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Who does not love a good book to cuddle up with, wrapped up like a burrito while drinking a hot beverage? After the year we've experienced, why not sit down for a couple of hours to escape to a world that is not our own. I have put together a small list of my favourite books that I read in the last year and a half. With these books, I feel that they have not been given the attention they deserve for the quality of the stories each of these books portray. So, without further ado, here are my top five books you should read in 2021. 

The Marrow Thevies by Cherie Dimaline

In a world that is nearly destroyed by global warming, the Indigenous people of North America are being hunted for something you do not expect, their bone marrow. The bone marrow is the key to recovering something every other ethnic group lost due to some mysterious occurrence which was the ability to dream. We follow Frenchie, a young Indigenous boy trying to survive in a world that is on the hunt for something he possesses. He encounters many people along his journey in his attempt to discover which person he meets holds secrets in defeating the Marrow Thieves.

This is a book that I had to read for a class and I went into it with certain expectations and predictions. To my surprise, I discovered how wrong I was, not only with how enjoyable the story was but with the emotional depth of the characters portrayed from the first moments we see them to the last. 


The Perfect Mother by Aimee Molly

This book takes place in modern America where a group of new moms whose babies were born in the same month meet twice a week to connect during such a stressful time for new mothers. One night, the group of moms finally decide to take some time away from their kids and go to a bar for a few drinks. On this fourth of July night, something does not feel right. It is soon discovered that a baby has been stolen under the mask of night, but no one has any clues, not even the police. People’s true identities are revealed, people’s marriages get shaken, and friendships get destroyed. 

It is a heart-pounding, blood-pumping story that will have you flipping to read the next page. If you are into thrillers or mysteries as much as I am you will love this book. At times it can be slow, but the payoff is worth the wait.

The Woman in Cabin 10 by Ruth Ware

Lo Blacklock is given the job to write about a new luxury cruise that is having a test run and she must write about her experience. As the Voyage sets sail, Lo believes that this trip will be easy for her until one night she abruptly wakes to hear the cabin next door opening and is followed by a large splash. She rushes out and looks over the railing to see a body has been thrown overboard. When she tries to get help, no one believes her. All the crew and passengers are accounted for, and by the time Lo gets people to come take a look, the ocean has swept the body away. Lo slowly realizes that this trip is not all she made it out to be and she is in way over her head with no one she can trust.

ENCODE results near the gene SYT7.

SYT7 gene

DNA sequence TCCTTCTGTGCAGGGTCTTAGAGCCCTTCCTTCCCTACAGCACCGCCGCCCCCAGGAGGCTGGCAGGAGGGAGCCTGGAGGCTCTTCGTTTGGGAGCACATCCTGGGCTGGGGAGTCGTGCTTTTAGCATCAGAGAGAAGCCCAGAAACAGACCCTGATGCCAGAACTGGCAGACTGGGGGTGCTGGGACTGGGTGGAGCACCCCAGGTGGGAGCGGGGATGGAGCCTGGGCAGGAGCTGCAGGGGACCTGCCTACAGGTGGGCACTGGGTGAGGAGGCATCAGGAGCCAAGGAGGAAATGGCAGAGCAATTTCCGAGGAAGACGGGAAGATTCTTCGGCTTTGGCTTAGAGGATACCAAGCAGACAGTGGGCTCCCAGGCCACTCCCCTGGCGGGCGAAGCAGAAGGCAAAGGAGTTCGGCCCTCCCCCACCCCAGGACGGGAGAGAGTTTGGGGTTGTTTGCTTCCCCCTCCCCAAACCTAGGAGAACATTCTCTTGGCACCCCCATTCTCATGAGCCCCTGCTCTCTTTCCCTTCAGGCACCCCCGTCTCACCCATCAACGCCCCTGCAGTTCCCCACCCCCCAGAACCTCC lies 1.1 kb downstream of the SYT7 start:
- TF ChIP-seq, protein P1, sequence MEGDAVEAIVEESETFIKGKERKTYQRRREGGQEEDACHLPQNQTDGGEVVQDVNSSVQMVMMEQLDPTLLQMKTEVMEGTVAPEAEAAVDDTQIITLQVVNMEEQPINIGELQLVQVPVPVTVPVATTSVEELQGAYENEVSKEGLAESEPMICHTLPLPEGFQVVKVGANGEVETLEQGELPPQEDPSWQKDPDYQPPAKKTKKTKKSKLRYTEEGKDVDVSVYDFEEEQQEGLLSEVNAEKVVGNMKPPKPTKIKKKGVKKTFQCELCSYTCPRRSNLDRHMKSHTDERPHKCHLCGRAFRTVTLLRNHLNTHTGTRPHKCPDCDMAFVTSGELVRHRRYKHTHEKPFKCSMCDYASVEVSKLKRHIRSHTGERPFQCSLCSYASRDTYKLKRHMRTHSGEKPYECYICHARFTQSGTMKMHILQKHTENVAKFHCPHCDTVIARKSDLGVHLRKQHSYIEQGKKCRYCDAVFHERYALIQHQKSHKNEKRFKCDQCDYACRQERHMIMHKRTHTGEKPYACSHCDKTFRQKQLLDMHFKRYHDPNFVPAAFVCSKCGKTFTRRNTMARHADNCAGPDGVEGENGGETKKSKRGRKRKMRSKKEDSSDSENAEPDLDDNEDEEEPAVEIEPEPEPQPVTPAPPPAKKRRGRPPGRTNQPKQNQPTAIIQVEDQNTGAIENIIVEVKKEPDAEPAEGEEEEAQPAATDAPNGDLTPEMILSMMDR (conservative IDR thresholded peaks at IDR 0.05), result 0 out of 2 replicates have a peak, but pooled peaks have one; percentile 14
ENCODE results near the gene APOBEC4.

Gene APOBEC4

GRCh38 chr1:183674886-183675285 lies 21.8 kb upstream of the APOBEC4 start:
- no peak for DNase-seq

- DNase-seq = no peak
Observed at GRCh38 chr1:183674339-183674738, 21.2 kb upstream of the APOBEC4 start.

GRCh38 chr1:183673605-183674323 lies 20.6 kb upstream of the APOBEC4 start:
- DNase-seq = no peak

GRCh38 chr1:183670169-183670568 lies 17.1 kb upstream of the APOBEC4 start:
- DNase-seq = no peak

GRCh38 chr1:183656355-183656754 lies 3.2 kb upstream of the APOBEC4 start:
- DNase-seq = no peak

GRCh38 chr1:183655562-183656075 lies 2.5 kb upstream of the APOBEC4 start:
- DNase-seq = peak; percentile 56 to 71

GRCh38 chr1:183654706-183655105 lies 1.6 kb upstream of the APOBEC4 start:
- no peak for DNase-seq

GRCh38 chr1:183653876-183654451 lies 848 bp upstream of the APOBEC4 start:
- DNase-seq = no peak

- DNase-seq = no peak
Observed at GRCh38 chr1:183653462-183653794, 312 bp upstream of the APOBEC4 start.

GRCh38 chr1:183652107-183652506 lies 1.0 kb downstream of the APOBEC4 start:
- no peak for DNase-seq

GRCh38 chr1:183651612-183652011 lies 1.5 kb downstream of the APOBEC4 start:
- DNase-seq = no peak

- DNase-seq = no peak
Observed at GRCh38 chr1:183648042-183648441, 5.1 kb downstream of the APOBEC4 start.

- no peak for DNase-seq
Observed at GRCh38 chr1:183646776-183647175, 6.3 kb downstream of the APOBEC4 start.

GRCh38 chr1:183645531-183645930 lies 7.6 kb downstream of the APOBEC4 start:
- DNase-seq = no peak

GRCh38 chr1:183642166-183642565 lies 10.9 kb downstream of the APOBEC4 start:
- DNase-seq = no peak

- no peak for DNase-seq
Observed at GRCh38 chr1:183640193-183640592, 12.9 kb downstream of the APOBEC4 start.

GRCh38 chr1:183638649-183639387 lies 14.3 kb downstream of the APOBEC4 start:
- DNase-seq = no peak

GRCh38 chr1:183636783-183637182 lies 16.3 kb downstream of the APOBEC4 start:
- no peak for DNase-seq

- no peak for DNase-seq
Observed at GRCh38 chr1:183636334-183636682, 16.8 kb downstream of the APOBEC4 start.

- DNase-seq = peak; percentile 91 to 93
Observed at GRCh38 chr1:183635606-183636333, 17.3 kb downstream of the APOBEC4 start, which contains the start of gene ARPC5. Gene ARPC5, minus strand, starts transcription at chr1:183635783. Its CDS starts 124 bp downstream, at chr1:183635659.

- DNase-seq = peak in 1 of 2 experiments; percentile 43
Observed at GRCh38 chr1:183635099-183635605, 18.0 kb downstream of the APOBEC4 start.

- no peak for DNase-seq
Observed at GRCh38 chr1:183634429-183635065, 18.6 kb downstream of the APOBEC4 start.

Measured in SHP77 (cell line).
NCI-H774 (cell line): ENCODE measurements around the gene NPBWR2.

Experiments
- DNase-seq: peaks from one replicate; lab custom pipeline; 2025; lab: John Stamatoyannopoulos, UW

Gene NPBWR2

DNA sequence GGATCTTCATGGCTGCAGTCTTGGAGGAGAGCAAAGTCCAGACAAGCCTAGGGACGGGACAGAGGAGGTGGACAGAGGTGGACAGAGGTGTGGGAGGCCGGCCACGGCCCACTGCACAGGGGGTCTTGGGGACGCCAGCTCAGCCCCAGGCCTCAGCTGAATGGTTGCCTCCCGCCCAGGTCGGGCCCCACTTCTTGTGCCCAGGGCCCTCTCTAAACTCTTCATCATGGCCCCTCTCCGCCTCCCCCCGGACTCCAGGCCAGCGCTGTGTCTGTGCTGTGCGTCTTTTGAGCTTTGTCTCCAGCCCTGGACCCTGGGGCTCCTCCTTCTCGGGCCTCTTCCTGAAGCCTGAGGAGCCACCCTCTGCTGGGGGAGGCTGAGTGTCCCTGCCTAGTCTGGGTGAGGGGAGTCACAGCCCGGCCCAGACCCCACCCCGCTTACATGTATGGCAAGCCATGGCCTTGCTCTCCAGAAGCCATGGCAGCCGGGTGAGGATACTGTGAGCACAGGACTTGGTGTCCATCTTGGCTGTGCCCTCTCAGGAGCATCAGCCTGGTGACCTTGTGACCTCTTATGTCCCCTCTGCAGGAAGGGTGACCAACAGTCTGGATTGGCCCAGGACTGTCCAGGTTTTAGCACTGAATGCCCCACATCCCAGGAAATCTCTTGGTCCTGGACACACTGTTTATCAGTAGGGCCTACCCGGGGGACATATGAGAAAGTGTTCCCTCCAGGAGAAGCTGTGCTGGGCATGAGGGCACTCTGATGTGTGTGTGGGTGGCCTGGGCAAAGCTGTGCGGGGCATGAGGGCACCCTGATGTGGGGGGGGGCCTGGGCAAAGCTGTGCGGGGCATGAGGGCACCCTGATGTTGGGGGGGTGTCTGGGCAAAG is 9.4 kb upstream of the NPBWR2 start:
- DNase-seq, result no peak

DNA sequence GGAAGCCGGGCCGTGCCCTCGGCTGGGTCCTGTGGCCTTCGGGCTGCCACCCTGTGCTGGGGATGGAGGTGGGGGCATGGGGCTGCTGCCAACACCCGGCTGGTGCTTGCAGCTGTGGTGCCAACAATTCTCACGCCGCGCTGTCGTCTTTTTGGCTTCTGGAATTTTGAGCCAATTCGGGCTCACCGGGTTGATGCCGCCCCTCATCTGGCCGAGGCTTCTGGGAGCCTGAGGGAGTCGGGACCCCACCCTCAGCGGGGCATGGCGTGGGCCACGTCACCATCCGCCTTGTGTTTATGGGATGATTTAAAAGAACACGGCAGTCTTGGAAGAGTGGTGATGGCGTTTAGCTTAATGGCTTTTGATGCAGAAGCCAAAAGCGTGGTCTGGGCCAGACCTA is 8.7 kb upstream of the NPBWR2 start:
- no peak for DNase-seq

Just when you think everything has been solved, Ruth Ware continues to play with your mind. If you love whodunit mysteries like Knifes Out, Murder on the Orient Express, Death on the Nile, or any Agatha Christie novel, you will absolutely fall in love with this book. 

Sharp Objects by Gillian Flynn

We meet our main character Camille Parker, a reporter who likes to drown her internal issues with her vices, makes a return to her hometown to report on the murder of two young girls. The catch is, she escaped her hometown years ago to escape the noose of her neurotic and hypochondriac mother and her overly annoying and sadistic sister. Camille finds herself falling deeper and deeper into two cases of murder that she finds herself emotionally drawn to.

Gillian Flynn has will have you second guessing everything you think you know about the story and bring something vile to surface that will send a shiver down your spine. 

The Cliff House by Amanda Jennings

In the summer of 1986, a girl named Tamsyn finds herself watching a house on the cliff that is occupied by the rich Davenports. Tamsyn finds herself longing to get into the house her father used to talk about before he died. She soon befriends Edie Davenport who shows aspects of the high-class life she would have never imagined her mother letting her do. Tamsyn finds herself peeling back the curtain of the Davenports lives and finds herself entangled in their lives and it comes to a devasting conclusion.

Unlike the other books on this list, Amanda Jennings characters take a life of their own as they evolve into something you do not expect. This book, even though it is set decades ago, allows a modern reader to relate to universal problems the characters face in the 1980s. 

Sabrina Schoneveld

Wilfrid Laurier '24

Hi, I'm Sabrina! I'm currently a transfer student in a non-major program looking forward to transferring into the History BA program at Wilfrid Laurier University! When I'm not studying I enjoy watching movies, writing, reading, baking, or drawing.
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